If you’ve ever looked at obtaining financing for your business, you’ve likely heard of the debt-to-equity ratio. But, what is it? And, what does it mean to lenders? Here’s what you need to know about debt-to-equity ratio.
What is debt-to-equity ratio?
The debt-to-equity ratio compares a company’s total amount of debt to its total amount of equity and is used to show how much of a company’s financing comes from lenders. In simple terms, it is your debt divided by your total equity.
All of the elements of a debt-to-equity ratio can be found in your company’s balance sheet. To calculate the ratio use this formula:
Debt-to-Equity Ratio = Total Liabilities ÷ Total Equity
Consider this example:
Your balance sheet is made up of $500,000 in Assets (cash, AR, fixed assets, etc.), $400,000 in liabilities (AP, Payroll Liabilities, Credit Cards, Bank loan) and total Equity of $50,000. Here is how you calculate the debt-to-equity ratio:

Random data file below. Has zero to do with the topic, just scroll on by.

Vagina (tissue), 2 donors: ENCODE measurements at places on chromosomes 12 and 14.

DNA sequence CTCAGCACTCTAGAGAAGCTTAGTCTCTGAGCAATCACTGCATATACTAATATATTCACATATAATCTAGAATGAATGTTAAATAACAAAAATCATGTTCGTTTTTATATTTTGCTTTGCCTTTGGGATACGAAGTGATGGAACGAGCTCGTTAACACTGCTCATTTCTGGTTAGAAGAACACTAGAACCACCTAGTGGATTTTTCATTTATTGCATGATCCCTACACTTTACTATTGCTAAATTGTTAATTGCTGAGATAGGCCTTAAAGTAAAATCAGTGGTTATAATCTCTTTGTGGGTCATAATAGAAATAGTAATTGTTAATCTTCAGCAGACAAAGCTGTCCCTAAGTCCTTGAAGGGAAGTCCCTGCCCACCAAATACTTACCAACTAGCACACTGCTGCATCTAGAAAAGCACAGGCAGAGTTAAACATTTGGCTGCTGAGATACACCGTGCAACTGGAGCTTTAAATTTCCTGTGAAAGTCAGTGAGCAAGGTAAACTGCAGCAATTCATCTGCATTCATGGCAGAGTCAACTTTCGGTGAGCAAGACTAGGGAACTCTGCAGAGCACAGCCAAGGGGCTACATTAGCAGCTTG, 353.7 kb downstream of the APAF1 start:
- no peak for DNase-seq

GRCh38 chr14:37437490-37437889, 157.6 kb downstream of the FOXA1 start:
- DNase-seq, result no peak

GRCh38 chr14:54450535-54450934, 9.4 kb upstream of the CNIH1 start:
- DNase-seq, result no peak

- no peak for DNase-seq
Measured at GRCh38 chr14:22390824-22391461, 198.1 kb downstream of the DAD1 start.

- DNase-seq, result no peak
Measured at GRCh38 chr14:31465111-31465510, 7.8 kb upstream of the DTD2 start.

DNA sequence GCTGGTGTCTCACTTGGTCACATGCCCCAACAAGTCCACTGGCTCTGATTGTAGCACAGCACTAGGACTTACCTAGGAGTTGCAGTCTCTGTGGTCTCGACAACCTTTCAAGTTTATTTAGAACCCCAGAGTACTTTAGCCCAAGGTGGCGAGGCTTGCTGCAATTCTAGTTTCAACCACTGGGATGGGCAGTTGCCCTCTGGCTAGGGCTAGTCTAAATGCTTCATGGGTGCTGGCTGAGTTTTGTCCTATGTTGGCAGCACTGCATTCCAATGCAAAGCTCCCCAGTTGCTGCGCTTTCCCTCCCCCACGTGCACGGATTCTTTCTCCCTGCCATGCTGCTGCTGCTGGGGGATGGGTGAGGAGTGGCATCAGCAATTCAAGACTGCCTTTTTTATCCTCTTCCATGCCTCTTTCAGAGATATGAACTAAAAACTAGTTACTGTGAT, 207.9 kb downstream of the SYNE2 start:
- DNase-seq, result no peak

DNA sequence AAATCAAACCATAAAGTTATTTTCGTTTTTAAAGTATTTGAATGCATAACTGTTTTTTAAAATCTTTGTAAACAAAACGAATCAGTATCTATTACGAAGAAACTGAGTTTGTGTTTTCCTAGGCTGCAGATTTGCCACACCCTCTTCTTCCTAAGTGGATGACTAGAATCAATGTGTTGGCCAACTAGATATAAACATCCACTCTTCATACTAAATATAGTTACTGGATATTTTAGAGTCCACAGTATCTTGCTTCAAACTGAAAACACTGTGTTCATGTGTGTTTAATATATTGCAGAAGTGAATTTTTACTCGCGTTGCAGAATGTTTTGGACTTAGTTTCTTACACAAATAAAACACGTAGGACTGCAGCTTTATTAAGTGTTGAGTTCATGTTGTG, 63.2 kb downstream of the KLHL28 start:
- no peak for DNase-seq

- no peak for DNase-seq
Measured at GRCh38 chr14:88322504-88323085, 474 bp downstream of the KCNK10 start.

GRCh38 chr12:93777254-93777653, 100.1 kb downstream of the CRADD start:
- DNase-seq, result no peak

$400,000 ÷ $50,000 = 8
Your debt to equity ratio would be 8. Meaning, you have 8 times more debt than equity.
What this tells a lender:
You (the owner/owners) are using mostly outside money to finance your assets. You are willing to risk the money of others, but not your own. A company with a high debt to equity ratio of can be considered as a risky investment for lenders. A lower debt-to-equity ratio, such as 1, means lenders have an equal stake in your company and implies a more stable business.
Every industry has a different debt-to-equity ratio standards because some need more financing that others. In most financing situations, you’re going to have to put up some of your own money to make the deal work. When this isn’t an option, you may need to look for equity options, where you will give up ownership in lieu of cash.